“What man is he that desireth life and loveth many days that he may see good? Keep thy tongue from evil, and thy lips from speaking guile; depart from evil and do good, seek peace and pursue it.” Psalm xxxiv:12-14.
We have shown in our last number that the truth of this text is based upon philosophy, and verified by experience and observation: that nothing is more destructive to health and longevity than to indulge in the revengeful passions of our nature; and that constant fear, grief and melancholy are also destructive to the human constitution, and withering to the dearest joys of life. We have shown that violent anger, revenge and most of the malignant passions originate from the bad use of the tongue; and that if we would live long and see good, we must give heed to our ways by following the injunctions of the text. We now propose a further discussion of this subject, addressed particularly to the young.
A single spark of fire has often wrapped a city in conflagration. Great effects not unfrequently flow from small causes. The apostle James says, see chap. iii—“Behold also the ships, which though they be so great, and are driven of fierce winds, yet they are turned about with a very small helm whithersoever the governor listeth. Even so the tongue is a little member and boasteth great things. Behold how great a matter a little fire kindleth! And the tongue is a fire, a world of iniquity; so is the tongue among our members, that it defileth the whole body, and setteth on fire the course of nature, and is set on fire of hell. For every kind of beasts and of birds, and of serpents, and of things in the sea is tamed, and hath been tamed of mankind. But the tongue can no man tame; it is an unruly member full of deadly poison.” The apostle, in the above quotation, has reference to those who have so long indulged in evil speaking that it has become, as it were, an incurable habit. If any man makes a practice of slandering his neighbors, and disturbing the peace of the community, it is immaterial to what church he may belong, or what os-tentatious professions he may make, he is, notwithstanding all this, destitute of christianity.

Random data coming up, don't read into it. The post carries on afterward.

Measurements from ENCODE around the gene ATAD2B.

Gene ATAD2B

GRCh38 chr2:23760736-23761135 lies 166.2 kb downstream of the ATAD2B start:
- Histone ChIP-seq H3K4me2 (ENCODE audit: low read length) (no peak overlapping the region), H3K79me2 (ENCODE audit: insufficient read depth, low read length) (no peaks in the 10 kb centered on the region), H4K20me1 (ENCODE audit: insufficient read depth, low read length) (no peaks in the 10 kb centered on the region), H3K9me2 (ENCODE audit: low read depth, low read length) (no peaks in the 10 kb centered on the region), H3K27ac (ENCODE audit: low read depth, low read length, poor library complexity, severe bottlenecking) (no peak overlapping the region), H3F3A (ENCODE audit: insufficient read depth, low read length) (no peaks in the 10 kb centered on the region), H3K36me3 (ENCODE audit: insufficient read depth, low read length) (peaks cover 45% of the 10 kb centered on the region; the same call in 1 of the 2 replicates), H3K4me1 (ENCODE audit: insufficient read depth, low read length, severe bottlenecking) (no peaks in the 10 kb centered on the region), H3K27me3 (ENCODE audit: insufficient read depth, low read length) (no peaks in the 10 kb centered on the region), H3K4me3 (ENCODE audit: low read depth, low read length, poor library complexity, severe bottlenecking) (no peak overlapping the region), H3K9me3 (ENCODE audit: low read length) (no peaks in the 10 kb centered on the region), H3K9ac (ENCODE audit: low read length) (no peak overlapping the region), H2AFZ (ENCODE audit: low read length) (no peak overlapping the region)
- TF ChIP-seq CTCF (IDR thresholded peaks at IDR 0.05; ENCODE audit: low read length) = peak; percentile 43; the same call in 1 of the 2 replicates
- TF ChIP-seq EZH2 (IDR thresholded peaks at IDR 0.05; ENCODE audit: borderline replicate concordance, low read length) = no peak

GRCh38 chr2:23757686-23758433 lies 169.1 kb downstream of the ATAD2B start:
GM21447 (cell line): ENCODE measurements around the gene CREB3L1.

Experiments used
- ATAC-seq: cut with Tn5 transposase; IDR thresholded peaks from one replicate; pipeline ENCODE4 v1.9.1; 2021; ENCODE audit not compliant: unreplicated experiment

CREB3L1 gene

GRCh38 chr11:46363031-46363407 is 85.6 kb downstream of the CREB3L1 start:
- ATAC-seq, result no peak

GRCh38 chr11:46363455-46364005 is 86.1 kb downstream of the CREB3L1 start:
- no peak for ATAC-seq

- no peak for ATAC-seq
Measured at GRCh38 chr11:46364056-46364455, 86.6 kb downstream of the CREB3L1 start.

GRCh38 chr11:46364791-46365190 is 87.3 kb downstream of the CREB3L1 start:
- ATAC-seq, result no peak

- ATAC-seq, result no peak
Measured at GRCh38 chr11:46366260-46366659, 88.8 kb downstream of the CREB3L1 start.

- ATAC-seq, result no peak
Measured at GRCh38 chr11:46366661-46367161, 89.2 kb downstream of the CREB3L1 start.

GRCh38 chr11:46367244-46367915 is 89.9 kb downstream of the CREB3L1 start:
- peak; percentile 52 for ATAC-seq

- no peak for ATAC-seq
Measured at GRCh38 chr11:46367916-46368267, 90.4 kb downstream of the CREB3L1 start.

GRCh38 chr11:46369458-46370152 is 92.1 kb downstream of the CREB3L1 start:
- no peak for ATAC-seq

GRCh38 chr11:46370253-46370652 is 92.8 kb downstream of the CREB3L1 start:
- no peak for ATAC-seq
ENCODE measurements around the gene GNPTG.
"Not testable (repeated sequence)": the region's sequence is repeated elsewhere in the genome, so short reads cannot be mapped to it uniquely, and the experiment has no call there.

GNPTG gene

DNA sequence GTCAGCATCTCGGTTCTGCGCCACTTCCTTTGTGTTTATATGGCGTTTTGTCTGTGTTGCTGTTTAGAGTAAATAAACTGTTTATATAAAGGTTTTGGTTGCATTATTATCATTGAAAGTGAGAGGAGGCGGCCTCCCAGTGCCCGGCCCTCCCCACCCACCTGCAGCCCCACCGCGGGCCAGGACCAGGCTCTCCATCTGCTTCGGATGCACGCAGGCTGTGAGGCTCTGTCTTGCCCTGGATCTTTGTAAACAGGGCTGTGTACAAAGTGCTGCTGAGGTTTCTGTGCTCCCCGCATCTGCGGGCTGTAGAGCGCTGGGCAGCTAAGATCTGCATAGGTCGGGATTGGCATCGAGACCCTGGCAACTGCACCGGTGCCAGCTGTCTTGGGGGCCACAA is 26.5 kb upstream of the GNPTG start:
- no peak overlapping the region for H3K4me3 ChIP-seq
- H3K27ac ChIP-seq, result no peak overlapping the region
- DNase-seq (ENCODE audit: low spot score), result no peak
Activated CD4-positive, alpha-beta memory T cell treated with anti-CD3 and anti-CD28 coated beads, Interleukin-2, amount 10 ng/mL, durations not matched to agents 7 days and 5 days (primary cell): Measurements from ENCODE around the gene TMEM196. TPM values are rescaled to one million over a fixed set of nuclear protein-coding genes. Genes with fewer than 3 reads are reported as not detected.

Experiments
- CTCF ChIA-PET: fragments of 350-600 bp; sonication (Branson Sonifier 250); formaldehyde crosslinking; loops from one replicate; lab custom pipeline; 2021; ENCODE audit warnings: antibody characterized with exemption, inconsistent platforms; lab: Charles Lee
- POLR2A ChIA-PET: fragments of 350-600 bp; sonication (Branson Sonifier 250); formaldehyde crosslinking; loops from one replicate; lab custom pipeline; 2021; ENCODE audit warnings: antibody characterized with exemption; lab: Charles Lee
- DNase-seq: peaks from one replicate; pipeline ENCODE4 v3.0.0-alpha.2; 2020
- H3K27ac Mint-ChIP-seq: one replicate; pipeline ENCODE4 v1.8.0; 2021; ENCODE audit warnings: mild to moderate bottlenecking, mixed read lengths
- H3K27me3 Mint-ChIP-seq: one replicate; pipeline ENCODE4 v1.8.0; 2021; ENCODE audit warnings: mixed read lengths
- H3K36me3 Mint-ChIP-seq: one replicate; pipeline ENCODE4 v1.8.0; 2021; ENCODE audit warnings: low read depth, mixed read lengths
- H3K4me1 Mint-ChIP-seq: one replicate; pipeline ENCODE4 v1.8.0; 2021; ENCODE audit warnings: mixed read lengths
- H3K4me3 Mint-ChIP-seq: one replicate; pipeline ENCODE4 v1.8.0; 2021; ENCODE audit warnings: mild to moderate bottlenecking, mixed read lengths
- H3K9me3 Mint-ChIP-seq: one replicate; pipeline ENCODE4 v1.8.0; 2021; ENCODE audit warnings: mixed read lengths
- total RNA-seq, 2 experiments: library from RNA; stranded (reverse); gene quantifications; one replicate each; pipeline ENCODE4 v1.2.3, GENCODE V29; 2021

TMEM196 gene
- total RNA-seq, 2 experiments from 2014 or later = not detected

It is a painful fact that the religion of the present day is too much accommodated to the fashions and customs of the world. Let a man, for instance, use profane language, or get intoxicated, and he will readily be suspended from the communion of the church. But let him slander his neighbors, and little or no notice is taken of his conduct. And let him slander other denominations; and it becomes, as it were, a virtue; whereas the fact is that the latter, according to the book of God, is much the greatest crime. It is therefore wise to lay, in early youth, a foundation for a tranquil, virtuous and long life.
Thus you see my young friends that virtue and happiness, temperance, prosperity and longevity are inseparably connected by the Author of our being, who has made them to depend in a great measure upon our conduct. You have also seen that sin and misery, intemperance in body, and also intemperance in mind, such as evil speaking, violent anger, commotions, griefs and troubles, and a premature grave, are likewise inseparably and wisely connected.